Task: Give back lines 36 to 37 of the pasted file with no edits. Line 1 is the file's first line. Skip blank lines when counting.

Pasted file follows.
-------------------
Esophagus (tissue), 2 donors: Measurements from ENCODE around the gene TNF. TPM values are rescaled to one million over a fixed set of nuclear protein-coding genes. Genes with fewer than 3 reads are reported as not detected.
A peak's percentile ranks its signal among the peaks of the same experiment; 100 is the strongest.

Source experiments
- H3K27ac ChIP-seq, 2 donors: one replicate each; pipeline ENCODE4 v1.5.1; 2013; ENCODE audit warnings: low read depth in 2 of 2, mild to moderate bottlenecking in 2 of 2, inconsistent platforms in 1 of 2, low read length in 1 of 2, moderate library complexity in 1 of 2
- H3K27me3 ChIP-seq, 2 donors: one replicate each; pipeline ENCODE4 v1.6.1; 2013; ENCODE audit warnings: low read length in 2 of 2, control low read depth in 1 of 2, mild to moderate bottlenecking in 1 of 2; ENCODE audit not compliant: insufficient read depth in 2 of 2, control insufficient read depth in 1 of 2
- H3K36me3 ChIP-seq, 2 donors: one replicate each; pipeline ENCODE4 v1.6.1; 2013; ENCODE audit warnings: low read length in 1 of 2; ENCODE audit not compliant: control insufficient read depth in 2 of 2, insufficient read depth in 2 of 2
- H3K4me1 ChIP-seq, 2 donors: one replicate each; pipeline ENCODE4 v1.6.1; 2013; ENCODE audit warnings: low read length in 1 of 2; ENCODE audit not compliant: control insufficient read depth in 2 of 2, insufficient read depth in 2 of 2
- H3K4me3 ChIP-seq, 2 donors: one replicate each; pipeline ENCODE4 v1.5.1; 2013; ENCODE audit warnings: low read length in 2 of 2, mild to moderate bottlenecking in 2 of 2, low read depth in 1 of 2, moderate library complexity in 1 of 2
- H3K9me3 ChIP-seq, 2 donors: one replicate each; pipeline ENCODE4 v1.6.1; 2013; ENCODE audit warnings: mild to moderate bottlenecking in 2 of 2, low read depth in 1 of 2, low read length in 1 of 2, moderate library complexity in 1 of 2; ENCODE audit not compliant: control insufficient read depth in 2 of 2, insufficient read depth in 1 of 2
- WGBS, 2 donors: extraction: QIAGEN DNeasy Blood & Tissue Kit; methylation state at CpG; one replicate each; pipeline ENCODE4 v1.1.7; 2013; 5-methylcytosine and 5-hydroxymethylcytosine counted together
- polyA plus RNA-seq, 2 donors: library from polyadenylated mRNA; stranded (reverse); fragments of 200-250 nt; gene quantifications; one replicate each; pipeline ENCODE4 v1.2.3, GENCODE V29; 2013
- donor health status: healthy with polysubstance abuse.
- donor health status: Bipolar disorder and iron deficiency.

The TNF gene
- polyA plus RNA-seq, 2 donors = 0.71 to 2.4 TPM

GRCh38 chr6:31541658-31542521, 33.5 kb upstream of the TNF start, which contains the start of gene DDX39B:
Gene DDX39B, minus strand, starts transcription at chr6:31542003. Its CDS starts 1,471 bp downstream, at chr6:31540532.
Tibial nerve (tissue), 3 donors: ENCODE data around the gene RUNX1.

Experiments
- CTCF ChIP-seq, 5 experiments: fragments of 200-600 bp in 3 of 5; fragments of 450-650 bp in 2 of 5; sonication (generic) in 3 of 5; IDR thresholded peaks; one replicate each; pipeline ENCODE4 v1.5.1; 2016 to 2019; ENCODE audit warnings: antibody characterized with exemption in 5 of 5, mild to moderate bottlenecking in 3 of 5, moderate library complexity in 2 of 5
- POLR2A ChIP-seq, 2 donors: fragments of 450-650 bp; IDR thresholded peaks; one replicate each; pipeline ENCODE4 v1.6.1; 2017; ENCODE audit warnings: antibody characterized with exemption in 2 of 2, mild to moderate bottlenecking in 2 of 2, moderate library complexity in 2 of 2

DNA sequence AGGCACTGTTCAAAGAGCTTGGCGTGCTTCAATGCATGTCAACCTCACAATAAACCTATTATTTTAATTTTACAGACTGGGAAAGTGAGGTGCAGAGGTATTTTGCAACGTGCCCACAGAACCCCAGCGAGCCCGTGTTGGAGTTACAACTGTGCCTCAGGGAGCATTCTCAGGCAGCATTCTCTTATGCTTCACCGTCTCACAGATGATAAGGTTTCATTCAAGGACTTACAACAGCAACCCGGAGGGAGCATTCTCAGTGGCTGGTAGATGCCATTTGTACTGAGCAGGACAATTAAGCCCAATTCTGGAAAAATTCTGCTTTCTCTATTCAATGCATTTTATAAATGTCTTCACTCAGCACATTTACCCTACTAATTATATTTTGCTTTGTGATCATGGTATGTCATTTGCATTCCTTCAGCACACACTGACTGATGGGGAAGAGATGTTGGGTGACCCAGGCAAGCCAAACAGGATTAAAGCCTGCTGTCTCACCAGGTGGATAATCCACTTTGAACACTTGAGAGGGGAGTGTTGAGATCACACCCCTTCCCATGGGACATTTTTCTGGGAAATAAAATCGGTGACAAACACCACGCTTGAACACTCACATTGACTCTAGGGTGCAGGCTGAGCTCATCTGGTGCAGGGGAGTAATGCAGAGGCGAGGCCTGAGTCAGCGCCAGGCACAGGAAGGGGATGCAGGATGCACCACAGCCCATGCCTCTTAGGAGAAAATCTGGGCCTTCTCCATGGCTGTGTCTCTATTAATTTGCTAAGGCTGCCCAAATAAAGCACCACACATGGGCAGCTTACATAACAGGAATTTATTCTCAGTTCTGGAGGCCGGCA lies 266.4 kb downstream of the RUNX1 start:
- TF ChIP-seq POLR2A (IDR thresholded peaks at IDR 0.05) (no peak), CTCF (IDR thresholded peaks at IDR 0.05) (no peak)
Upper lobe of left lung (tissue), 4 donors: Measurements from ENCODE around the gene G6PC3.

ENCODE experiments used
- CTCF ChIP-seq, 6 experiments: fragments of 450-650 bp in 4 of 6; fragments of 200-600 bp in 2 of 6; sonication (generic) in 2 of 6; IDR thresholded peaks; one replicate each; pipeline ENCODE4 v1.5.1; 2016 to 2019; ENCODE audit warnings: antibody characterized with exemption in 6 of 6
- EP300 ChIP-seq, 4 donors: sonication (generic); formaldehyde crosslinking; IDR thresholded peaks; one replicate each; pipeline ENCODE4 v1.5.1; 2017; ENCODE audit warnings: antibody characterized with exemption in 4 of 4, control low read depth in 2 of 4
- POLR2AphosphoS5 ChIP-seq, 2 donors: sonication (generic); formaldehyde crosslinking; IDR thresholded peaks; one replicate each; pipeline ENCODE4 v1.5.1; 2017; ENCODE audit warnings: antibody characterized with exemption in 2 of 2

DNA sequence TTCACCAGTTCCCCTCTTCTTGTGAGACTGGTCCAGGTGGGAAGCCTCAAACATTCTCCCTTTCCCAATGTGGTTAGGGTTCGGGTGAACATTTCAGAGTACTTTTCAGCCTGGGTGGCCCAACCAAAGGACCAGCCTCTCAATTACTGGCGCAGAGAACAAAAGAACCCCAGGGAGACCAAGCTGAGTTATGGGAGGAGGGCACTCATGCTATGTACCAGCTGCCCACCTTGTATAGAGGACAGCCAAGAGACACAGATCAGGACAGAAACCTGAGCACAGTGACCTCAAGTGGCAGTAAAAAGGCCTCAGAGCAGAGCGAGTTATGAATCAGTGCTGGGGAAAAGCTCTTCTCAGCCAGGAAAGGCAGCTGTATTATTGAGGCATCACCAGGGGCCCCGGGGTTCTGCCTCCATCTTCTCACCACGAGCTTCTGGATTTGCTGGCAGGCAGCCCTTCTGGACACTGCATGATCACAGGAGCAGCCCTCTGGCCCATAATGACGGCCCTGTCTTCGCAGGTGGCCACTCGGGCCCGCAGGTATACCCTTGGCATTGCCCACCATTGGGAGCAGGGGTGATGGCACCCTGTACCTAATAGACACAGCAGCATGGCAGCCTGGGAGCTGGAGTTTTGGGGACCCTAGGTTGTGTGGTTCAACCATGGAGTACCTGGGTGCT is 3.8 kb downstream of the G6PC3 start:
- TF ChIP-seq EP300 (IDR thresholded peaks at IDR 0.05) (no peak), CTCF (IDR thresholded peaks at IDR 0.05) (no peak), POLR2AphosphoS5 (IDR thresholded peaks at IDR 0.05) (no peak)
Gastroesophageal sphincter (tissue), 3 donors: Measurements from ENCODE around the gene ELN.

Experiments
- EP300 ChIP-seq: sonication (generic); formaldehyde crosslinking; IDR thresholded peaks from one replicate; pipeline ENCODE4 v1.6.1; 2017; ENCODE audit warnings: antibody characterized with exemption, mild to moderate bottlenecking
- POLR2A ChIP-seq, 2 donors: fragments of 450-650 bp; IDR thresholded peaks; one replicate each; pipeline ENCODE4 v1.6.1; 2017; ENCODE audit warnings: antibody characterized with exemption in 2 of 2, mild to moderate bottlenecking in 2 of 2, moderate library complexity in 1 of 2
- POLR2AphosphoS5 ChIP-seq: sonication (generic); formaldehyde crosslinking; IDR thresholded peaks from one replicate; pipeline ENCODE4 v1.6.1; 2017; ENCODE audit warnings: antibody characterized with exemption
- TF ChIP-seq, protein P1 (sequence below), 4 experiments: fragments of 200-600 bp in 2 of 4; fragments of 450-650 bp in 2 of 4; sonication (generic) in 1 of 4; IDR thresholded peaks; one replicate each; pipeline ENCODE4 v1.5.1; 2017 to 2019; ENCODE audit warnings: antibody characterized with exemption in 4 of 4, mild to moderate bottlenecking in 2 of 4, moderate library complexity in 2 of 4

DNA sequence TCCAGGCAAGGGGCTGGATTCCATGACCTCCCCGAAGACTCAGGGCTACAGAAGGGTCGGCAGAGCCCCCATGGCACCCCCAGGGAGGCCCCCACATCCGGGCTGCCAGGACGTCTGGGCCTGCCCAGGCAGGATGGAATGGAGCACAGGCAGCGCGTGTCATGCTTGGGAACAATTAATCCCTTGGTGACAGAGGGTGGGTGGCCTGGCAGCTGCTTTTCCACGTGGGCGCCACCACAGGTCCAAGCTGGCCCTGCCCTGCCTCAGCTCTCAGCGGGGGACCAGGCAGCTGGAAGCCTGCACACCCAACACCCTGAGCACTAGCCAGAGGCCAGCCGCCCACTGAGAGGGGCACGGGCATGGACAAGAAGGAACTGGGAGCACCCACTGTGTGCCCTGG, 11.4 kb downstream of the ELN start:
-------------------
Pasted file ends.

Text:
- TF ChIP-seq, protein P1 (sequence below), 4 experiments: fragments of 200-600 bp in 2 of 4; fragments of 450-650 bp in 2 of 4; sonication (generic) in 1 of 4; IDR thresholded peaks; one replicate each; pipeline ENCODE4 v1.5.1; 2017 to 2019; ENCODE audit warnings: antibody characterized with exemption in 4 of 4, mild to moderate bottlenecking in 2 of 4, moderate library complexity in 2 of 4

DNA sequence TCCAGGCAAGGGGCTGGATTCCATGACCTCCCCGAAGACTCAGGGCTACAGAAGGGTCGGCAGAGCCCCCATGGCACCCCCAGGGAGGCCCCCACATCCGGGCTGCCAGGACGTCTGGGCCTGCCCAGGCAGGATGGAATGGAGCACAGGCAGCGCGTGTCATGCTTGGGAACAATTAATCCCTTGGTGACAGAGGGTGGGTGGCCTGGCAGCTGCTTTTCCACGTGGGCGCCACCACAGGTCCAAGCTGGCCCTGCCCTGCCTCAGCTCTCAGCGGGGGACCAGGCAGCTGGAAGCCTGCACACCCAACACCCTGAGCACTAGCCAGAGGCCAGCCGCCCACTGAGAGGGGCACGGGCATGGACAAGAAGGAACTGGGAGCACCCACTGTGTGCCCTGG, 11.4 kb downstream of the ELN start: